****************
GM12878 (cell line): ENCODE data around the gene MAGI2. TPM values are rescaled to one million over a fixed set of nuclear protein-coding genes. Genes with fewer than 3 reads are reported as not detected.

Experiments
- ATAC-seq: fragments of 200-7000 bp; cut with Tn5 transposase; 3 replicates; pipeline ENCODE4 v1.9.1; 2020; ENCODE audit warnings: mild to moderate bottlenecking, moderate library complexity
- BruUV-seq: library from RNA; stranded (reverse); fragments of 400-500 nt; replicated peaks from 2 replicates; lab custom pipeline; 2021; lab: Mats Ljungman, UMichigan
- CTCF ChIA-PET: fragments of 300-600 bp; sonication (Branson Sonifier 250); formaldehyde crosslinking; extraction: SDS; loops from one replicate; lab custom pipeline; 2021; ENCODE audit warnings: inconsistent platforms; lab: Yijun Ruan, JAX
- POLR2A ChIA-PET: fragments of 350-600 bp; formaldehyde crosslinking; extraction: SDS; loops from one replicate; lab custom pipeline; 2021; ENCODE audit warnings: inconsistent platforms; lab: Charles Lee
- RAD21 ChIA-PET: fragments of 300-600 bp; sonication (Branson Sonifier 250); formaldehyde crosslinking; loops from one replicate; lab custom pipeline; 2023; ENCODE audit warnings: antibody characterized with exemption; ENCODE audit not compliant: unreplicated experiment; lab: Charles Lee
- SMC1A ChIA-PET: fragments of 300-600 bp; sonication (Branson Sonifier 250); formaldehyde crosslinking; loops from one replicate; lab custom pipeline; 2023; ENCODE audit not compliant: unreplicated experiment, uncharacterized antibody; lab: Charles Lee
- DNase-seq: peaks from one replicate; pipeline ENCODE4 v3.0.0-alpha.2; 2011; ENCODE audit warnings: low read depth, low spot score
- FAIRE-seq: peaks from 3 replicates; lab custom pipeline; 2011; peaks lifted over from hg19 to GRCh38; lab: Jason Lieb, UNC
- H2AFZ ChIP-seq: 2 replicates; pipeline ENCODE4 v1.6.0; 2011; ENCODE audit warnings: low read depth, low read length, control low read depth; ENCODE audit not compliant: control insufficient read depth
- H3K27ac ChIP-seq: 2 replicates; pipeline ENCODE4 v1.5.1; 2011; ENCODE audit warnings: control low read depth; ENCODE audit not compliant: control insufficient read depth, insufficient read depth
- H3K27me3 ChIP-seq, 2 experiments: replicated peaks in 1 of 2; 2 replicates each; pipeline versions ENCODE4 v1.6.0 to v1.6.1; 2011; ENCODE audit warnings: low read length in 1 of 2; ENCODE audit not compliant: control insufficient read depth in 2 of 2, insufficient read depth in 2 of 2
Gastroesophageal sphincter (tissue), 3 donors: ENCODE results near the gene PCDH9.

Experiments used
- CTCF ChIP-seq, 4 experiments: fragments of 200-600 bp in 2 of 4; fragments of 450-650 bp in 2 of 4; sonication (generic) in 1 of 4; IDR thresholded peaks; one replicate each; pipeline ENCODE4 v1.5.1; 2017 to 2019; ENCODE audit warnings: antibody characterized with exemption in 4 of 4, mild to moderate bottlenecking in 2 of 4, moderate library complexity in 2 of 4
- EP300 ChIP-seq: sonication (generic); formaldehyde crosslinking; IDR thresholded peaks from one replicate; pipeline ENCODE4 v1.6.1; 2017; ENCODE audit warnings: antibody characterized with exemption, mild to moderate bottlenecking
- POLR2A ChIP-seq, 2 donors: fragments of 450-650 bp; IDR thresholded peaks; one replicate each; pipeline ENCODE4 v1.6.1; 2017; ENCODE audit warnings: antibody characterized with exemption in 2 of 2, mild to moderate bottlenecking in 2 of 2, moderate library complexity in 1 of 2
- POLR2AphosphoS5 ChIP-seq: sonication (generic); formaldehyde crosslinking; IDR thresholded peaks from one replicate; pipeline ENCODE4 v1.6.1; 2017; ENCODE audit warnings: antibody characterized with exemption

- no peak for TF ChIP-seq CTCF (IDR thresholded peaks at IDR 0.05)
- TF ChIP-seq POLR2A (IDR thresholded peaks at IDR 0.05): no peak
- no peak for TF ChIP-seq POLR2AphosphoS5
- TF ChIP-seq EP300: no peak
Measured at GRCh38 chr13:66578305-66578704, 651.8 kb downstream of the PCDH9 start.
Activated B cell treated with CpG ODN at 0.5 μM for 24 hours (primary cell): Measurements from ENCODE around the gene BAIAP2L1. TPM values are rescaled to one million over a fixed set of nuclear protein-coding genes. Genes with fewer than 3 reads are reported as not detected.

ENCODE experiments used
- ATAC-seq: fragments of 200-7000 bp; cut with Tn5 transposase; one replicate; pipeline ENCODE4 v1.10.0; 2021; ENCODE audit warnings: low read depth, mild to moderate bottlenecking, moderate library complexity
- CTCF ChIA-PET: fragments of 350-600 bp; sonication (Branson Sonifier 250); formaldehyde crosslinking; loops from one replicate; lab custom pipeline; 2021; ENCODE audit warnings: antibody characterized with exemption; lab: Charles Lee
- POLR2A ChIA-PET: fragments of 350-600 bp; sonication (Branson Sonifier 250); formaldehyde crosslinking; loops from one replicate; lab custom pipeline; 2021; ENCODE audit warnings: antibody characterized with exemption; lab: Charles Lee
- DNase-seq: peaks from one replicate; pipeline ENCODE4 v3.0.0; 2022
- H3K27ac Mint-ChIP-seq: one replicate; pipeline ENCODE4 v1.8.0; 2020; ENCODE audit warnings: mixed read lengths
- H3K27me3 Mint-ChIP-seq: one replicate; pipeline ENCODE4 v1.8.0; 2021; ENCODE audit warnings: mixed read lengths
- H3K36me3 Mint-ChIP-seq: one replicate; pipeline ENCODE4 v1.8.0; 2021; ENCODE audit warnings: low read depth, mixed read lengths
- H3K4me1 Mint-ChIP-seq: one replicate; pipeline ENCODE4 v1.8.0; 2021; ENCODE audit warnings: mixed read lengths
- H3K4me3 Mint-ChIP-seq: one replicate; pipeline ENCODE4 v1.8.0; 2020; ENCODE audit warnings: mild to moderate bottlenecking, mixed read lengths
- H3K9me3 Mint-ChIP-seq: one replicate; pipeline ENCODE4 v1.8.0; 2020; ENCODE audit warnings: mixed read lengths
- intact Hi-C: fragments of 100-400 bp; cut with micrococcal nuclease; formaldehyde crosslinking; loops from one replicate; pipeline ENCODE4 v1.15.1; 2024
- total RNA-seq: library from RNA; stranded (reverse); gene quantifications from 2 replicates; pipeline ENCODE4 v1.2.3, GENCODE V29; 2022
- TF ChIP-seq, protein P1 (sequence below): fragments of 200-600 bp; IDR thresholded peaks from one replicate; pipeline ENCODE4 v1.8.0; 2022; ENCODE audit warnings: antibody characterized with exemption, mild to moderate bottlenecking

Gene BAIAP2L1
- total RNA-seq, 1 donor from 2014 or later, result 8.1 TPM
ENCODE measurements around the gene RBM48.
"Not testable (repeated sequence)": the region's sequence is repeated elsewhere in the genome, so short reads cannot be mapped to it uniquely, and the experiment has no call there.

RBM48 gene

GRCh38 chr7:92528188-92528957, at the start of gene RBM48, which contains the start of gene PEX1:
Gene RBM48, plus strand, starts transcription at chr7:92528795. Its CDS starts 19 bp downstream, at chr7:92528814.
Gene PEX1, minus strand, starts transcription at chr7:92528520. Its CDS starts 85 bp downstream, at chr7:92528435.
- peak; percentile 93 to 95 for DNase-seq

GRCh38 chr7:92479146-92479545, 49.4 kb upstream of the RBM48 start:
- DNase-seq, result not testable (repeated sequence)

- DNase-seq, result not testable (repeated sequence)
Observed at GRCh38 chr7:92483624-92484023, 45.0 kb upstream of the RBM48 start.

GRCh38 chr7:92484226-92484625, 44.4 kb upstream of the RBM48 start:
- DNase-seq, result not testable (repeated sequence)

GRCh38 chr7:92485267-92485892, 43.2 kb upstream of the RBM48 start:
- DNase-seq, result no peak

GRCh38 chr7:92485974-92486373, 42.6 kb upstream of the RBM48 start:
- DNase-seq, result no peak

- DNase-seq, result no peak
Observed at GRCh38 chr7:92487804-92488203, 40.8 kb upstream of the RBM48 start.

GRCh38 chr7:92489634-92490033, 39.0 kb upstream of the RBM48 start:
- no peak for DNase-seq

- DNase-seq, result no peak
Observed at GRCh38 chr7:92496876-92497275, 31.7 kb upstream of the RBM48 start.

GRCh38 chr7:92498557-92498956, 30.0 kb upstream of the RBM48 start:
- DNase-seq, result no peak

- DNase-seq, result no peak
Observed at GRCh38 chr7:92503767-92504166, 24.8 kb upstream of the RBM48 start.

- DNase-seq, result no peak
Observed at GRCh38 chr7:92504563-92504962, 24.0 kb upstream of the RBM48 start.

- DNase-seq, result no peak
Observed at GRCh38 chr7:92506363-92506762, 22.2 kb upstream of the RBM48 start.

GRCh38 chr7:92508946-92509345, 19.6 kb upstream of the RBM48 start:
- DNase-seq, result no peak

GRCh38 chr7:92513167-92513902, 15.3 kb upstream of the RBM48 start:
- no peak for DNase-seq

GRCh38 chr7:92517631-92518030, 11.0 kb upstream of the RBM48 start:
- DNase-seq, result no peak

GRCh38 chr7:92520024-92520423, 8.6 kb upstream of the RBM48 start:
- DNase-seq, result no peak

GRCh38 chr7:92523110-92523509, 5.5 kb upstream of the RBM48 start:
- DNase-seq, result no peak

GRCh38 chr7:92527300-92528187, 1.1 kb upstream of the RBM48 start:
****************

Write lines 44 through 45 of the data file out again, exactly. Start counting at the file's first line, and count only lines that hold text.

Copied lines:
RBM48 gene

GRCh38 chr7:92528188-92528957, at the start of gene RBM48, which contains the start of gene PEX1: